O’Connor Is the First Woman to Serve as Supreme Court Justice

Sixty-one years after women achieved the right to vote in the United States, Sandra Day O’Connor became the first woman appointed to the U.S. Supreme Court.

Summary of Event

In July, 1981, President Ronald Reagan nominated Sandra Day O’Connor for the position of associate justice of the Supreme Court of the United States. One hundred one men had held this position before her; no woman had been nominated previously. The scene was set for an important moment in the history of women’s rights in the United States. Supreme Court, U.S.;justices
Women;Supreme Court justices
[kw]O’Connor Is the First Woman to Serve as Supreme Court Justice (Sept. 25, 1981)
[kw]First Woman to Serve as Supreme Court Justice, O’Connor Is the (Sept. 25, 1981)
[kw]Woman to Serve as Supreme Court Justice, O’Connor Is the First (Sept. 25, 1981)
[kw]Supreme Court Justice, O’Connor Is the First Woman to Serve as (Sept. 25, 1981)
[kw]Court Justice, O’Connor Is the First Woman to Serve as Supreme (Sept. 25, 1981)
[kw]Justice, O’Connor Is the First Woman to Serve as Supreme Court (Sept. 25, 1981)
Supreme Court, U.S.;justices
Women;Supreme Court justices
[g]North America;Sept. 25, 1981: O’Connor Is the First Woman to Serve as Supreme Court Justice[04660]
[g]United States;Sept. 25, 1981: O’Connor Is the First Woman to Serve as Supreme Court Justice[04660]
[c]Organizations and institutions;Sept. 25, 1981: O’Connor Is the First Woman to Serve as Supreme Court Justice[04660]
[c]Women’s issues;Sept. 25, 1981: O’Connor Is the First Woman to Serve as Supreme Court Justice[04660]
O’Connor, Sandra Day
Reagan, Ronald
[p]Reagan, Ronald;Supreme Court nominations
Burger, Warren E.

The Constitution of the United States establishes that all Supreme Court justices be appointed by the president and confirmed by the Senate. Once appointed, a justice remains in office until retirement or death, unless convicted of high crimes or misdemeanors. The Constitution does not clearly define the qualifications an individual must have to serve on the Supreme Court. Theoretically, then, there has never been a barrier to the appointment of women to the Court. Practically, however, the selection of women to such a position was unthinkable for much of U.S. history.

At the national level, women won the right to vote in 1920 with the ratification of the Nineteenth Amendment to the Constitution. Nineteenth Amendment (U.S. Constitution) Women, however, were slow to exercise this right. It was not until 1948 that a majority of eligible women voted. Only in 1968 did the percentages of eligible men and women voting in American elections become roughly equal.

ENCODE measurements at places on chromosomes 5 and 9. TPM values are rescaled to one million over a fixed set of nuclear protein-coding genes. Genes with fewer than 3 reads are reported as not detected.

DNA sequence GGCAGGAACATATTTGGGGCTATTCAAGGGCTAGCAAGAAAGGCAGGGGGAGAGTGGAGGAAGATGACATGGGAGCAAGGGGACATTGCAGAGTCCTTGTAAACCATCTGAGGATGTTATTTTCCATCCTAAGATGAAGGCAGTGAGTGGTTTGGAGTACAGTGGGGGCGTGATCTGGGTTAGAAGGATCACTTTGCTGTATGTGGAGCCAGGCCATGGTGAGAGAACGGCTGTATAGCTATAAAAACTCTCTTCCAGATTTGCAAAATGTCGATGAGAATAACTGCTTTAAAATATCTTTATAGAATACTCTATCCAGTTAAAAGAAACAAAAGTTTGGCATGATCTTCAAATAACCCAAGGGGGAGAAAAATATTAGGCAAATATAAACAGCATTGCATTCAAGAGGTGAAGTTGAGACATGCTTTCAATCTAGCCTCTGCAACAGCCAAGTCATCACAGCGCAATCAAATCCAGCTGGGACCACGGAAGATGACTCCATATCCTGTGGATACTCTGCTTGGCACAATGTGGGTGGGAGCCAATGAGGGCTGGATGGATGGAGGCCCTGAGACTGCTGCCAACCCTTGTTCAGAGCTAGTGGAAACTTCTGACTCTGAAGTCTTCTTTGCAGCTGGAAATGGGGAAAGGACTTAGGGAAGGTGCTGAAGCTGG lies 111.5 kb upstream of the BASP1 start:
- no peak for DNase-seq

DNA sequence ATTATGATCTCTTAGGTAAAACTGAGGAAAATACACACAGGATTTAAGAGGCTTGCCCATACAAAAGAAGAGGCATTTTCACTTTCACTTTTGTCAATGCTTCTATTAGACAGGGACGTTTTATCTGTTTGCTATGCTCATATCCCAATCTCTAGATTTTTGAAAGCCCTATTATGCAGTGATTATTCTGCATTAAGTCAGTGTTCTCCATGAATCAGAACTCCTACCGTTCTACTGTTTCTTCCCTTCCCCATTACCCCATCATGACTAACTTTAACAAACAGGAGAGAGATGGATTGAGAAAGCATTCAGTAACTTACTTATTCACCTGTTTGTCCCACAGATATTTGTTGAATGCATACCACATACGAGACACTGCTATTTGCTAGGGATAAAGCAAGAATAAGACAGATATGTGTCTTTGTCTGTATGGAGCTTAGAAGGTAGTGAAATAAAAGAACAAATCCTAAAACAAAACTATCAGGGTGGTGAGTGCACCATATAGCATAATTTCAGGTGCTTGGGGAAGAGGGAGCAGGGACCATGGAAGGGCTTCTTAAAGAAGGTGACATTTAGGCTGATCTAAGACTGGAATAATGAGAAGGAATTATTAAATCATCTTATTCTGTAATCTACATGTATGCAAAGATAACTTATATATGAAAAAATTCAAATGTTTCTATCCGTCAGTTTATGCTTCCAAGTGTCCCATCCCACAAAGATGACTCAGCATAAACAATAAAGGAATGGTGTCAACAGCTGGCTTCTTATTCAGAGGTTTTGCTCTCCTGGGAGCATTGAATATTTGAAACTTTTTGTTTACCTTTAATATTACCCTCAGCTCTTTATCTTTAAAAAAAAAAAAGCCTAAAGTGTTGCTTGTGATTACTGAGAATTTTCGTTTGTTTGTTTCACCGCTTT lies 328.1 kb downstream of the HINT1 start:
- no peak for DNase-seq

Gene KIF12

If American women’s acceptance of the responsibility of voting was gradual, the acceptance of women as legitimate candidates for political office took even more time. Only a small number of women were elected or appointed to political positions in the United States between 1920 and 1960, even though women’s groups encouraged women to seek office and encouraged political leaders to appoint women to positions at all levels of government. It took nearly fifty years for men and women to accept the notion that women as well as men should have responsibility for running the government.

Recognition of women’s lower level of participation in politics and widespread support for encouraging greater participation by women were products of the rebirth of a broad-based women’s movement in the 1970’s. With the movement’s emphasis on women’s equality with men in political, legal, and economic rights, new women’s political organizations were created, and old organizations saw the development of women’s caucuses bringing forward women’s issues. The success of these groups was reflected by public opinion polls in the 1970’s that increasingly showed that both men and women thought gender should not be considered in decisions regarding election or selection for political office.

These changes in public opinion resulted in dramatic increases in the percentages of women holding appointed or elected political offices in the United States between 1971 and 1981. Nevertheless, only 5 percent of U.S. judges were women in 1981. Women were particularly hampered in becoming judges by continuing discrimination that made it difficult for them to enter law school and receive legal degrees. Although a law degree is not required for a federal judicial appointment, and although there have been Supreme Court justices who were not lawyers, in modern times an individual without a law degree would be dismissed from serious consideration for such a position.

Ironically, the Supreme Court had played an instrumental role in the discrimination against women in law. In 1878, the Court upheld an Illinois statute that prevented women from practicing law as a profession. Although women were gradually accepted into law schools in the twentieth century, discrimination against female applicants continued until the 1970’s. The paucity of female lawyers meant that only a small number of women were eligible to be appointed to judgeships.